Can funny fairly compete against a lavish studio musical? This year's best comedies are about to find out.At the end of last year, nearly any awards-show prognosticator could've glanced at the 2006 release calendar and guessed that the Hollywood Foreign Press Assn. would give heavy Golden Globes consideration to Paramount/DreamWorks' "Dreamgirls" in the best motion picture -- musical or comedy category. So few musicals get made these days that just about any new one is an event, and "Dreamgirls" has all the awards-season trappings with stars Beyonce Knowles and Jamie Foxx, as well as director Bill Condon, who was nominated at the Globes and the Oscars for his screenplay for 2002's "Chicago."
Thanks largely to a splashy preview at May's Festival de Cannes and its glitzy pedigree, "Dreamgirls" has, for the most part, retained its front-runner status heading into December. But, insiders say, some unlikely competition seems to be cruising up alongside the film -- coasting alone inside the confines of a dilapidated Volkswagon bus.
One of the year's unmitigated success stories, Fox Searchlight's "Little Miss Sunshine" made headlines with its record-breaking sale at January's Sundance Film Festival, and the film has managed to do what few Sundance sensations ever do -- live up to the hype. So far, the movie, from directors Jonathan Dayton and Valerie Faris, has raked in nearly $60 million at the domestic boxoffice since its release in July, and Searchlight is pushing hard to make sure that the movie is not overlooked now that awards season is here.
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- Name that tune: Vets loom large in scores, newcomers in songs
- 'Heroes' welcome: Bold new series should perform well
- Laugh track: Are hourlong comedies the format of the future?
- Battle royal: Surveying the longform race
There are a number of other strong contenders in the race, too.
Certainly, Fox's June release "The Devil Wears Prada" is a strong candidate, given its origins as a best-selling novel and the presence of star Meryl Streep. Sony's current offering "Stranger Than Fiction" has been on the radar screen for a while as well, thanks to its quirky premise and positivist message, and then there's "Borat," Fox's outrageous faux documentary, released earlier this month. The comedy, which stars Sacha Baron Cohen, has morphed quickly from an anticipated cult item to a cultural juggernaut.
Of course, capturing the pop culture zeitgeist might not impress the HFPA in quite the same way as pulling together all of the myriad components required to stage a lavish Broadway musical for the screen. And really, how does one fairly compare the virtues of "Borat" with those of "Dreamgirls" anyway? In today's entertainment landscape, does it still make sense for the HFPA to automatically slot musicals in with comedies, rather than filing them with dramas when they're dramatic (like, for example, last year's winner "Walk the Line")?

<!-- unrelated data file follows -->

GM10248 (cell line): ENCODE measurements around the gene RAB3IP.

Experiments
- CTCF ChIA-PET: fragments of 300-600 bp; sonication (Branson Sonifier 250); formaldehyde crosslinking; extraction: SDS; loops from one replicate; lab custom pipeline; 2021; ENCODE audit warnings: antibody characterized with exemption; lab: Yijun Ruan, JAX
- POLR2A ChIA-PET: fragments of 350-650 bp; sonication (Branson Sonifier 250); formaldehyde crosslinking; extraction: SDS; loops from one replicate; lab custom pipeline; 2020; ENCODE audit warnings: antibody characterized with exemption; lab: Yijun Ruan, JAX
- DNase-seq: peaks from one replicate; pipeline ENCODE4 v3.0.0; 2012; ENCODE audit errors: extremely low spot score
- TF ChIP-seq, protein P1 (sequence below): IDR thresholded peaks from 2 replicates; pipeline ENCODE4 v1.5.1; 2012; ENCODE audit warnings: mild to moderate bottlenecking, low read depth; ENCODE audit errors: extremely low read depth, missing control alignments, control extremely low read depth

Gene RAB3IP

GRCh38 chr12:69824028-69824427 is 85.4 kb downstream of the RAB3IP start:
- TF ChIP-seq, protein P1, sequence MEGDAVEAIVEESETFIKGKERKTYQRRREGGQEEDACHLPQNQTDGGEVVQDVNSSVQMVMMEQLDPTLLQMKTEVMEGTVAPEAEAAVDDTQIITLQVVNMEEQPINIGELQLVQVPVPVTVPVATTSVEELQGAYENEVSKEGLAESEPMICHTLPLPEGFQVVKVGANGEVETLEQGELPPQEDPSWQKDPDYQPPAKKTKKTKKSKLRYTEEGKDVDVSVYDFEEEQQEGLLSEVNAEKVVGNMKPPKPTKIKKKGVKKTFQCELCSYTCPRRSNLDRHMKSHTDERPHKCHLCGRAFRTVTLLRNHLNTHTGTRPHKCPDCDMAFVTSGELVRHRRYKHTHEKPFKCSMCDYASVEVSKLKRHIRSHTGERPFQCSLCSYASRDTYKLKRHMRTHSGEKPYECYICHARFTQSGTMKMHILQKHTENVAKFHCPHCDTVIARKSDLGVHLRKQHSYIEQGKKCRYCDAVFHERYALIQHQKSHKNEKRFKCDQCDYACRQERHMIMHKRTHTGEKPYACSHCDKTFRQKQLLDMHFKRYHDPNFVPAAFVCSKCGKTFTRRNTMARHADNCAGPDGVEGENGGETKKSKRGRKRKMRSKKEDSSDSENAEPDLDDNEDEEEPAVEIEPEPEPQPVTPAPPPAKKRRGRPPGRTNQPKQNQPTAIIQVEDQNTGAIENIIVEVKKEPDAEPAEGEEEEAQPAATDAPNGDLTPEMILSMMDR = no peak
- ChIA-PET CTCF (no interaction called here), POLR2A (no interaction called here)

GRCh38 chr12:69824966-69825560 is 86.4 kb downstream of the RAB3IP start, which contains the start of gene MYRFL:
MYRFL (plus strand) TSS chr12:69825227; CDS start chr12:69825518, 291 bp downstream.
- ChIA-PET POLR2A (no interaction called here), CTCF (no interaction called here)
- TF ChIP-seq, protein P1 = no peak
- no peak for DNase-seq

"This was something that was decided 50 years ago," HFPA president Philip Berk says. "For about 10 years, we only had one best picture, and then we decided to split the award. Since a common genre is 'musical comedy,' it's not inconceivable that the earlier Hollywood Foreign Press members framed the award that way. Now, it happens that musicals have a dramatic context and go on to win. It's not such an easily defined category."
In fact, for the first decade of the category's existence, it was dominated by musicals -- so much so that the award was briefly subdivided further in the early 1960s, allowing, for example, both "The Music Man" and "That Touch of Mink" to be honored in 1963. Then the category remerged and continued to be more an award for musicals than comedies up to "Cabaret's" victory in 1973, after which the "musical" side of the equation diminished.
Aside from rare awards for the likes of 1980's "Coal Miner's Daughter" and 1983's "Yentl," not until Buena Vista sparked a backdoor revival of the musical with "Beauty and the Beast" (the winner in 1992) did the Globes have much occasion to give a musical the top prize. In the '90s, three musicals won (including 1994's "The Lion King" and 1996's "Evita"), and so far this decade, three out of the seven best musical/comedy awards have gone to musicals (and that's not counting 1999's "Toy Story 2" and 2000's "Almost Famous," both of which feature music prominently).